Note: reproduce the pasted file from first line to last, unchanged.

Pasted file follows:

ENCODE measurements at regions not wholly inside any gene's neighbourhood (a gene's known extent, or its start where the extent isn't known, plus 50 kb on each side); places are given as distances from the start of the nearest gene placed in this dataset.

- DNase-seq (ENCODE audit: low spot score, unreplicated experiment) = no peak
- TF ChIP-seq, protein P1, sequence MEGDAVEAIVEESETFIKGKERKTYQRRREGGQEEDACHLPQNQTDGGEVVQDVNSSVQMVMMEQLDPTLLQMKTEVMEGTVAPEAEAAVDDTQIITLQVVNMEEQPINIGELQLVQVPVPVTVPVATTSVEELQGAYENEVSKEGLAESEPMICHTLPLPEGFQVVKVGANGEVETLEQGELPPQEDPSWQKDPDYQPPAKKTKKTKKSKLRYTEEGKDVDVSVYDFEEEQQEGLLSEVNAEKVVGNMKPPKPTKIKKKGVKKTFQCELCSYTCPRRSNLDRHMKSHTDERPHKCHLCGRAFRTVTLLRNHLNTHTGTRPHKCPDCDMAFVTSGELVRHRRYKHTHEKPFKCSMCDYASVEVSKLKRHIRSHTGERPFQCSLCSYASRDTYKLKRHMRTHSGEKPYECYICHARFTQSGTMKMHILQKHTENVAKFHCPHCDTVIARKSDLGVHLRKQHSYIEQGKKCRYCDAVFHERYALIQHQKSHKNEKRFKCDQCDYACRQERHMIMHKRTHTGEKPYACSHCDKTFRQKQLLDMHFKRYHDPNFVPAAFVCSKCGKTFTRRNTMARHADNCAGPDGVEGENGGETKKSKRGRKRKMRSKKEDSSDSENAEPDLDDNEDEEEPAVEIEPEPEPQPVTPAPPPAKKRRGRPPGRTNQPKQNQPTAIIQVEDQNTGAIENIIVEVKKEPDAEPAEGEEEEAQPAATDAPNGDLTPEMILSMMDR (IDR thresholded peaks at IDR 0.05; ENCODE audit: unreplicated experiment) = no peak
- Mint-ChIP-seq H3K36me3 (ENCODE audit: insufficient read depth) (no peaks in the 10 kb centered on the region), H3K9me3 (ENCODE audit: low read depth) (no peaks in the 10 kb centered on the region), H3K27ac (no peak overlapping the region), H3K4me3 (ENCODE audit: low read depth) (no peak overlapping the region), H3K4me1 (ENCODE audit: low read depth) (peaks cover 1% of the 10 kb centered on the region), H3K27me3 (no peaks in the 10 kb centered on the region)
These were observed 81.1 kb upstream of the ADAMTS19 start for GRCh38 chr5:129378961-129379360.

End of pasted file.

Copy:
ENCODE measurements at regions not wholly inside any gene's neighbourhood (a gene's known extent, or its start where the extent isn't known, plus 50 kb on each side); places are given as distances from the start of the nearest gene placed in this dataset.

- DNase-seq (ENCODE audit: low spot score, unreplicated experiment) = no peak
- TF ChIP-seq, protein P1, sequence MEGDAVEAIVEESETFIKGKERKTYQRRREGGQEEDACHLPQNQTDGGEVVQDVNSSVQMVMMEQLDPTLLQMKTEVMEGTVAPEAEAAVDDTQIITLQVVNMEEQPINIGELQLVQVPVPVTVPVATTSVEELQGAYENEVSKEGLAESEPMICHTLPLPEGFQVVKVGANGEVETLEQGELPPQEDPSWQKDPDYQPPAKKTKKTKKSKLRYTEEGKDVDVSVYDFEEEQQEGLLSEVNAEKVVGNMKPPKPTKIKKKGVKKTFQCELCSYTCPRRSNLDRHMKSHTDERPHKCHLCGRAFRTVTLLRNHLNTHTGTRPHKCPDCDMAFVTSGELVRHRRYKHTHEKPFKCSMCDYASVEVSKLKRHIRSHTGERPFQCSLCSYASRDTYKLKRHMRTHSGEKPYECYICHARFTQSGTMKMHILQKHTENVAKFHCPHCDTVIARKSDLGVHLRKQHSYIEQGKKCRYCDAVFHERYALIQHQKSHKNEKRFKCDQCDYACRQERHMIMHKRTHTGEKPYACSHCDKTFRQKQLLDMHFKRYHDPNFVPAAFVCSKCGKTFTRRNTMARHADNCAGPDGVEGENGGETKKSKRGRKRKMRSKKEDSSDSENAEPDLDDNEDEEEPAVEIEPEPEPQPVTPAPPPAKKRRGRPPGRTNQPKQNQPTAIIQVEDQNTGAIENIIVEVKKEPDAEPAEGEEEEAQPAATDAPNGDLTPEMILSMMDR (IDR thresholded peaks at IDR 0.05; ENCODE audit: unreplicated experiment) = no peak
- Mint-ChIP-seq H3K36me3 (ENCODE audit: insufficient read depth) (no peaks in the 10 kb centered on the region), H3K9me3 (ENCODE audit: low read depth) (no peaks in the 10 kb centered on the region), H3K27ac (no peak overlapping the region), H3K4me3 (ENCODE audit: low read depth) (no peak overlapping the region), H3K4me1 (ENCODE audit: low read depth) (peaks cover 1% of the 10 kb centered on the region), H3K27me3 (no peaks in the 10 kb centered on the region)
These were observed 81.1 kb upstream of the ADAMTS19 start for GRCh38 chr5:129378961-129379360.